Finding the write stuff at any time
The late novelist Anita Brookner was proof that age is irrelevant if you want to be an author
A writer never retires. That is one of the beauties of the job. You run your own show. But in truth it is not retirements that the public focus on with authors, so much as debuts. These, tradition has it, should be fiery, fantastic, and preferably complete by the age of 21. In the literary world, being precocious matters.
Anita Brookner, the Booker-winner who died on Monday at the age of 87, was one of several women writers who gave the lie to such nonsense. She enjoyed a successful first career as a senior lecturer at the Courtauld, and was the first woman to occupy the Slade Chair of Fine Art at Cambridge.
But her debut novel was not published until she was 53 - after which she continued to write a novel a year for much of the rest of her life.
I used to see her out and about in the streets of London. She lived not far from me. I recognised her from the photograph on her book jackets and was intrigued by this elderly, small, neat-haired, tidily-dressed woman, one of our greatest living novelists, waiting at bus stops, a modest shopping bag on her arm. She looked self-contained rather than lonely.
I envied her. I wondered if she might be indulging in a writers's favourite pastime, avoiding the tyranny of the blank, unwritten page. I now realise she was simply living, gathering copy.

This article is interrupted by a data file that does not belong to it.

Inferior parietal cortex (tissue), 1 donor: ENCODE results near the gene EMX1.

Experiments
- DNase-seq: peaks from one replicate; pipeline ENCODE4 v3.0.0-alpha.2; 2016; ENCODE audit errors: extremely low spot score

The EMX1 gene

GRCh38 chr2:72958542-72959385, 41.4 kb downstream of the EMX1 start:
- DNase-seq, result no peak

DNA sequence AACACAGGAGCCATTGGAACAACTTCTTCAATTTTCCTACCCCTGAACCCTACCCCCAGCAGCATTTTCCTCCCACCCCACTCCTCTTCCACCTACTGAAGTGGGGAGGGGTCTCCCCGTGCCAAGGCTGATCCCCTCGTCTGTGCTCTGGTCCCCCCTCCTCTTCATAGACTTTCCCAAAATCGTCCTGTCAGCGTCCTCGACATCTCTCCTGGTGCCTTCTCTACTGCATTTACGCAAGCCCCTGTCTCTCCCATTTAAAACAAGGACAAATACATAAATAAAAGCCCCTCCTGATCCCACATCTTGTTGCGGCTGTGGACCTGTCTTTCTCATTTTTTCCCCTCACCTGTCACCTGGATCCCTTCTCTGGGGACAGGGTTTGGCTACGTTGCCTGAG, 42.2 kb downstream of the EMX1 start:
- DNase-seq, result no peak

Brookner was one of a famous handful of women novelists who shifted direction at a later age, at a time when others might have assumed that academia (Brookner), teaching (Penelope Fitzgerald, a Booker prize-winner in her 60s), and publishing (Diana Athill) had been not enough of a career for one life. I understand something about changing gear at what seems like a late time in life to be deciding to accelerate.
I wrote my own first book at exactly the same age as Anita Brookner was when she published her first novel. I had enjoyed a long professional life in publishing but the idea of joining the creative side of that industry had never occurred to me.
Several of my close relations had made writing a central part of their lives: two grandparents, a father, an uncle, a cousin, and a brother. They all did it well, and I was not in the game of competing with my relations. But mostly I was not sure I had anything to say.
And yet age, I now begin to realise, although it may outwardly involve some withering, cannot stale the accumulation of a long life's experience of layering, acquiring, struggling, loving and surviving. For me, the moment to accelerate came after my children had left home and I was living alone, wondering if I had the courage to write about what that feels like. I had great luck in a brother who encouraged me, manufactured deadlines, made me feel that I had something interesting enough to write down.
My advice to anyone thinking of writing is to find yourself a brother, lover, friend, spouse: anyone who makes you feel you are worth listening to on the page. That person becomes your readership. You only need one to make it feel worthwhile.
And if, like Anita Brookner, you discover with advancing age that you have the gift of being able to distil, consider, analyse, pass on your wisdom in such a way that your readership accumulates, then it is never too late to start.